Home News Local Lemonade Stands Shouldn’t Be Subject To Police, Fines
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Lemonade Stands Shouldn’t Be Subject To Police, Fines

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Growing up, I have
fond memories of my
makeshift lemonade stand
I would place near the
sidewalk to catch thirsty
walkers or drivers. I was
six or seven at the time,
rather shy, but pretty darn
engaging when I attempted
to sell my five cent solo
cups of lemonade.
How times have
changed. Six or seven
year olds has become big
business, or at least sev-
eral overbearing city and
county officials are trying
to make it so. I can cite
dozens of incidents where
local police and code
enforcement officials have
demanded in unfriendly
terms, the closure of a
child’s lemonade stand
because the children were
unable to produce proper
permits and health depart-
ment licenses.
Just recently sisters
Zoey and Andria, in Texas,
had their lemonade stand
shutdown by police when
they couldn’t produce
a $150 city permit of
meet state regulations on
refrigerated beverages.
In Oregon a 7-year-old
was forced to close here
stand by the County.
They claimed she did not
comply with local health
codes and would have to
purchase a $120 temporary
restaurant license. And in
Maryland, county officials
issued a ticket to parents
because their child’s lem-
onade stand posed a safety threat in an area where
pedestrian and car traffic
was supposedly heavy.
The citation was written
for a whopping $500.
Now I don’t know
about you, but I find these
money grabs by local
municipalities as disgust-
ing. I call them money
grabs because requiring a
lemonade stand to pay for
permits (in one municipal-
ity the permit costs were
more than $500) is well,
just downright indecent.
Do our municipalities
really need the money that
bad that they need to send
cops out to close lemonade
stands?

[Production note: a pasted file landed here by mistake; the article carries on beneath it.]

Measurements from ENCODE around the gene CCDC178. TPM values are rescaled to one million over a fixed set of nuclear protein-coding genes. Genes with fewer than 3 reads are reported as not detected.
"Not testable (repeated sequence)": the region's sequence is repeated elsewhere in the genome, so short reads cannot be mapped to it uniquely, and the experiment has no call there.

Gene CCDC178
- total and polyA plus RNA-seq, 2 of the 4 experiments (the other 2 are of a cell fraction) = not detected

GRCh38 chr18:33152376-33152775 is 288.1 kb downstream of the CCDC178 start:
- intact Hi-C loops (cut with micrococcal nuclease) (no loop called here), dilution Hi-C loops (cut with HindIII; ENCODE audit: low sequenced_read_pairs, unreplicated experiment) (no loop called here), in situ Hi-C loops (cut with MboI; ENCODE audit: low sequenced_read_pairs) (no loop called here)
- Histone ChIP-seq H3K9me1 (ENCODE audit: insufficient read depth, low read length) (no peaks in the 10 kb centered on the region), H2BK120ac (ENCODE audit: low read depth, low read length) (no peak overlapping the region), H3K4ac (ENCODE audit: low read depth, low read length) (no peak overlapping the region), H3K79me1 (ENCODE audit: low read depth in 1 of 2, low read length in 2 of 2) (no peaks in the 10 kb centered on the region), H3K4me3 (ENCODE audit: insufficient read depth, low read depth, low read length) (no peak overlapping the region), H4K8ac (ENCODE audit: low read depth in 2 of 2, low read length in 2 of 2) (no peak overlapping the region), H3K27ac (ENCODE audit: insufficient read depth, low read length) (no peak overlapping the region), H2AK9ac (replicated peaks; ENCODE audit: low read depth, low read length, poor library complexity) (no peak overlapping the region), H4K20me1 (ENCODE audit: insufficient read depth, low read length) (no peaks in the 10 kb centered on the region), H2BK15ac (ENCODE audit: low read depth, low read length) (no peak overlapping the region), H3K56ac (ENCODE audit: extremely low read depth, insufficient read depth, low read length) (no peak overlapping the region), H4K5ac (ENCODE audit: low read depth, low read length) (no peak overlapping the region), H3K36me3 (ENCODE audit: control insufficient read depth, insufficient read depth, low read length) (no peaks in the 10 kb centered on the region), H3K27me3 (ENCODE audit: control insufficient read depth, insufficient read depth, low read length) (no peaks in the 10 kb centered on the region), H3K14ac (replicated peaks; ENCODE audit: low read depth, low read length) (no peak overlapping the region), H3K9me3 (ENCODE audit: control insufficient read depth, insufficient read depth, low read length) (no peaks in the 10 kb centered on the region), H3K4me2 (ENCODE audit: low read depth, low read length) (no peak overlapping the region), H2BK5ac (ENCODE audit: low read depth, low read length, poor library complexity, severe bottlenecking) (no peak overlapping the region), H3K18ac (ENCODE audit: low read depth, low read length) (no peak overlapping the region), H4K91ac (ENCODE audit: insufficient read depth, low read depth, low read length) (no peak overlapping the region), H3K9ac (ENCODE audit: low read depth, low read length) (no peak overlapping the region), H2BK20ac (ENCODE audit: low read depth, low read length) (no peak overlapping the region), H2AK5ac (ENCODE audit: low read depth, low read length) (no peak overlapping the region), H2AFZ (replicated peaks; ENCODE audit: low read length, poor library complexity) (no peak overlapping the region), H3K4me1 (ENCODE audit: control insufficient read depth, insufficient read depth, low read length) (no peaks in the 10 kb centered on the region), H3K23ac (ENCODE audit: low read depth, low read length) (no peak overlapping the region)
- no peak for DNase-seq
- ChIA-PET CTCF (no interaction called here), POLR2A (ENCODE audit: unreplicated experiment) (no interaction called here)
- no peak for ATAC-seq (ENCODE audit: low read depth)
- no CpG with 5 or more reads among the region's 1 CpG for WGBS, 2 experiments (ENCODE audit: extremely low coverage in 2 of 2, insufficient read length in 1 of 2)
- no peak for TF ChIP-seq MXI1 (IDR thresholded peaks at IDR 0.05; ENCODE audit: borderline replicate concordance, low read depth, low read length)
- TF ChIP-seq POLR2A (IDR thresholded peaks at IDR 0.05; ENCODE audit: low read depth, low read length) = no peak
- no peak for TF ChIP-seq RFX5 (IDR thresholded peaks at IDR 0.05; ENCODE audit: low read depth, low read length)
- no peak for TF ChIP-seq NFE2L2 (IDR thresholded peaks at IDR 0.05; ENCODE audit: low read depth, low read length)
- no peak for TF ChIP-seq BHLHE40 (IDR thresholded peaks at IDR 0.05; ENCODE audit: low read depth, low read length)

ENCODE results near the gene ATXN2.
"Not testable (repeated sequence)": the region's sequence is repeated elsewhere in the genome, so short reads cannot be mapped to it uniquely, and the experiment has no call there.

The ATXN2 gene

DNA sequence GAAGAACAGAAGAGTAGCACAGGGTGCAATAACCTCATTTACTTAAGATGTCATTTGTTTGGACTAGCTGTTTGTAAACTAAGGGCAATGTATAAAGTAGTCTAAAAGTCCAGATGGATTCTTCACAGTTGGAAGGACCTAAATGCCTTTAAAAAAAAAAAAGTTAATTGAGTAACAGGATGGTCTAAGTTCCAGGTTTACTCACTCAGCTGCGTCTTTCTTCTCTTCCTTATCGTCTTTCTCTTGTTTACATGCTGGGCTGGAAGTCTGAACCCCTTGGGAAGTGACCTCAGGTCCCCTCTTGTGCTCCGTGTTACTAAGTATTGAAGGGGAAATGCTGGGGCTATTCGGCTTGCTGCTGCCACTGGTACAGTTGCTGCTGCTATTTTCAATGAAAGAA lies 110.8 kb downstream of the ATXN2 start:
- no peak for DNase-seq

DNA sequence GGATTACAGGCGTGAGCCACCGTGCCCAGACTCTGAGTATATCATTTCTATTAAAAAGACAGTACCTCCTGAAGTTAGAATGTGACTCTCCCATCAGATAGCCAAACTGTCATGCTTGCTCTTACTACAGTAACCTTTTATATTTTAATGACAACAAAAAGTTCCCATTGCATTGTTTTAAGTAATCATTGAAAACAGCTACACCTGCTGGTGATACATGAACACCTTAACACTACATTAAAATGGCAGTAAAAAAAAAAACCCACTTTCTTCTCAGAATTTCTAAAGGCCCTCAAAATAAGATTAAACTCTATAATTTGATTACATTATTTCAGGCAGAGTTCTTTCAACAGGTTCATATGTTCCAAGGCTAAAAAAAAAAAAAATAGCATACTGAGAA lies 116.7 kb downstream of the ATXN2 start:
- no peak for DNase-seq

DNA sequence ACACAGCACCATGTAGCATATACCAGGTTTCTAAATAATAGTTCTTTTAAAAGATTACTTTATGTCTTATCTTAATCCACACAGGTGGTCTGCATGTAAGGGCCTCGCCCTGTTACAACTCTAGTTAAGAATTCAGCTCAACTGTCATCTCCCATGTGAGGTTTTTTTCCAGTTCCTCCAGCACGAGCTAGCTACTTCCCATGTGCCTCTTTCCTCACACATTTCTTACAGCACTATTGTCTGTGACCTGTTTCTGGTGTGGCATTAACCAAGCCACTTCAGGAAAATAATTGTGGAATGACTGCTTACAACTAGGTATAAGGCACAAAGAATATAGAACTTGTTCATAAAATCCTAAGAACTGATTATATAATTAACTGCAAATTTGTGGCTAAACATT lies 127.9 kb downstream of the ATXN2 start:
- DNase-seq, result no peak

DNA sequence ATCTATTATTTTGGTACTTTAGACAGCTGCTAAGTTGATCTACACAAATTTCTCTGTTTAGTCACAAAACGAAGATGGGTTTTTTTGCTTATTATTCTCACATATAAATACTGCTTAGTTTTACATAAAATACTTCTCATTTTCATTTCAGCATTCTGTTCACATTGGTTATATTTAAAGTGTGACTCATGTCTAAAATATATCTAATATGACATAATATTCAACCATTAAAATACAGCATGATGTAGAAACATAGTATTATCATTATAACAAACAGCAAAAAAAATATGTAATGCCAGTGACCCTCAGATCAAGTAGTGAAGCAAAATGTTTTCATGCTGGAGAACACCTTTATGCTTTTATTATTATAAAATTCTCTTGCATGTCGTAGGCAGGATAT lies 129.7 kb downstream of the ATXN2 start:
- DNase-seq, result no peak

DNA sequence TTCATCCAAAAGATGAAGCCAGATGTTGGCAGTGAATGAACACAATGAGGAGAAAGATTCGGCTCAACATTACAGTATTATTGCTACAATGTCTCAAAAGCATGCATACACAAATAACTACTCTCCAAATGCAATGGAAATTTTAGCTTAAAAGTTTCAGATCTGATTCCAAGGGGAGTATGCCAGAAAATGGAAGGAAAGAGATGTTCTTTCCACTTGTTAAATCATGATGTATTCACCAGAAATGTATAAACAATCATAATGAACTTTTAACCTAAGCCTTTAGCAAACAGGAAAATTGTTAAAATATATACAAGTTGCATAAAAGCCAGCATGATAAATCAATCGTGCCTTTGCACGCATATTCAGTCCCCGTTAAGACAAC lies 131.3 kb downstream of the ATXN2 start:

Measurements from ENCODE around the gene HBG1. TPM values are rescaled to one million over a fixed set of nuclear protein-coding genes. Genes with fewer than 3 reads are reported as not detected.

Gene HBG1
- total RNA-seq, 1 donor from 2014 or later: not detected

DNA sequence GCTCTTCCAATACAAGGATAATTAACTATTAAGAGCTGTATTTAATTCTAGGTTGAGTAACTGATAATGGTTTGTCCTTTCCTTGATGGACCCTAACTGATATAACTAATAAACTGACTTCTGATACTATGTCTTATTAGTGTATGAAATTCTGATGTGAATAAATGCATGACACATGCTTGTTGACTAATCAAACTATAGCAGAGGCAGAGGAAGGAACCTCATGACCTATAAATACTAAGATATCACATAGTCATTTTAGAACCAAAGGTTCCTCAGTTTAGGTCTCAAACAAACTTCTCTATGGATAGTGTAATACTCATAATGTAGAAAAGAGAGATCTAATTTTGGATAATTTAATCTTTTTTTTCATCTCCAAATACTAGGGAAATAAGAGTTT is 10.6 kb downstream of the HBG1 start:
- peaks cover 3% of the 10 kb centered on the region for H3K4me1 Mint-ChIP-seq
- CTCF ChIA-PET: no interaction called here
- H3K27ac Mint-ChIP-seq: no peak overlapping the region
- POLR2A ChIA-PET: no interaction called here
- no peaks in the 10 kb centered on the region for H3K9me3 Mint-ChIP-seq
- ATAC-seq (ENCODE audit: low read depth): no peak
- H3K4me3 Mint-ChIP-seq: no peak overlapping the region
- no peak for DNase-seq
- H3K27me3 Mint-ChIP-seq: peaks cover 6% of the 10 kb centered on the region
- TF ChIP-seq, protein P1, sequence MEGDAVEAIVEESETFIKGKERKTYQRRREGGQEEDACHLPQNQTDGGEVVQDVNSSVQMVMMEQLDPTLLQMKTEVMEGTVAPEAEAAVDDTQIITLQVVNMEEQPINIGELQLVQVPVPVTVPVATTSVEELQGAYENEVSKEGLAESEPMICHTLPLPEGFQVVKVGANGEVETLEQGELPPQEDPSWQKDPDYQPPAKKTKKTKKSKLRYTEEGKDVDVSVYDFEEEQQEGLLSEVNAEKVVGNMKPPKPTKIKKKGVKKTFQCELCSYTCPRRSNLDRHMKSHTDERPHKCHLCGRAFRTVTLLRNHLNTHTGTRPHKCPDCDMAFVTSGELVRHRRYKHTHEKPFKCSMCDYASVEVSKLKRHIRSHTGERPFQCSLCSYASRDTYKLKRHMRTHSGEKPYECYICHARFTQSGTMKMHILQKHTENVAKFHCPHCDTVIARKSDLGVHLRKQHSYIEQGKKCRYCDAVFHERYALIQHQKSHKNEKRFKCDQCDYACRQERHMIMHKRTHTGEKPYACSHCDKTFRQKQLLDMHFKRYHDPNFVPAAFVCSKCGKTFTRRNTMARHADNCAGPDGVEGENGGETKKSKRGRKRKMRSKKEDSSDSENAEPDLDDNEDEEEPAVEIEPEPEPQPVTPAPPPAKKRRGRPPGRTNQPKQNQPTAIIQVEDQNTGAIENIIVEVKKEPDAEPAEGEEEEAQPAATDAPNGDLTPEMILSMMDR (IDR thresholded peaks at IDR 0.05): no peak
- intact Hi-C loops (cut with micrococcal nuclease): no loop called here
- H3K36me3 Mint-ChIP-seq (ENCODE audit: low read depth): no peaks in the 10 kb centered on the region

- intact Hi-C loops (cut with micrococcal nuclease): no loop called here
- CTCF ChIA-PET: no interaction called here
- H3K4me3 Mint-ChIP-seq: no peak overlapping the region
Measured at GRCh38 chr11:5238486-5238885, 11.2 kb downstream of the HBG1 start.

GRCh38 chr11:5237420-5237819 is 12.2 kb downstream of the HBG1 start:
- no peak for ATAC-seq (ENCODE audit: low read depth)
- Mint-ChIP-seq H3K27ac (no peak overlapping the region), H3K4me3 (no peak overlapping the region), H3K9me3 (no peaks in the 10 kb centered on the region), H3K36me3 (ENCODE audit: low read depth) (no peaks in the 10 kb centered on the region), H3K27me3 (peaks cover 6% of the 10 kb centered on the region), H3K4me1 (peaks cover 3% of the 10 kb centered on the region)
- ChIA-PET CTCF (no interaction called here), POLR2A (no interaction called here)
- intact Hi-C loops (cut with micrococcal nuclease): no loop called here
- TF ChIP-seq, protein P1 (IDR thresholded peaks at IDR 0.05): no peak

I ask, what’s next? Are
we going to start demand-
ing babysitters have a
license? What about good
Samaritans that mow
lawns for a paltry fee?
Are purveyors of bake
sales going to need a food
handling license? The list
could go on and on, and
realistically, the aforemen-
tioned could probably put
up the money a lot easier
than a 7-year-old with a
lemonade stand.
Back to my early days,
if I cleared a $1 on a given
day I was ecstatic. That
would have meant I sold
20 cups of lemonade, and
that I considered good.
Nowadays, the typical cup
of lemonade goes for 50
cents or a $1, thus those
20 cups in a day might
clear your youngster $10
or $20.Imagine how long it
would take your young-
ster to clear the $150 city
permit or $120 temporary
license fee? They would
have to sell a couple
hundred cups of lemonade
just to break even. I know
in my neighborhood that
wouldn’t have been pos-
sible- even over a week’s
span.
Local law enforce-
ment shouldn’t be used
to shutdown lemonade
stands created by six-year-
olds. Instead of hassling
kindergartners they should
be capturing the bad guys.
City ordinances shouldn’t
be interpreted to include
temporary sales by young-
sters.
As a nation we need to
lighten up. If I had been
confronted by the police
or code enforcement of-
ficers, and told I would be
fined if I continued to sell
lemonade, I know I would
have been traumatized
for a good long time. Let
the budding entrepreneurs
be. Stop the nonsense.
Lemonade stands are as
American as apple pie
and trips to grandmother’s
house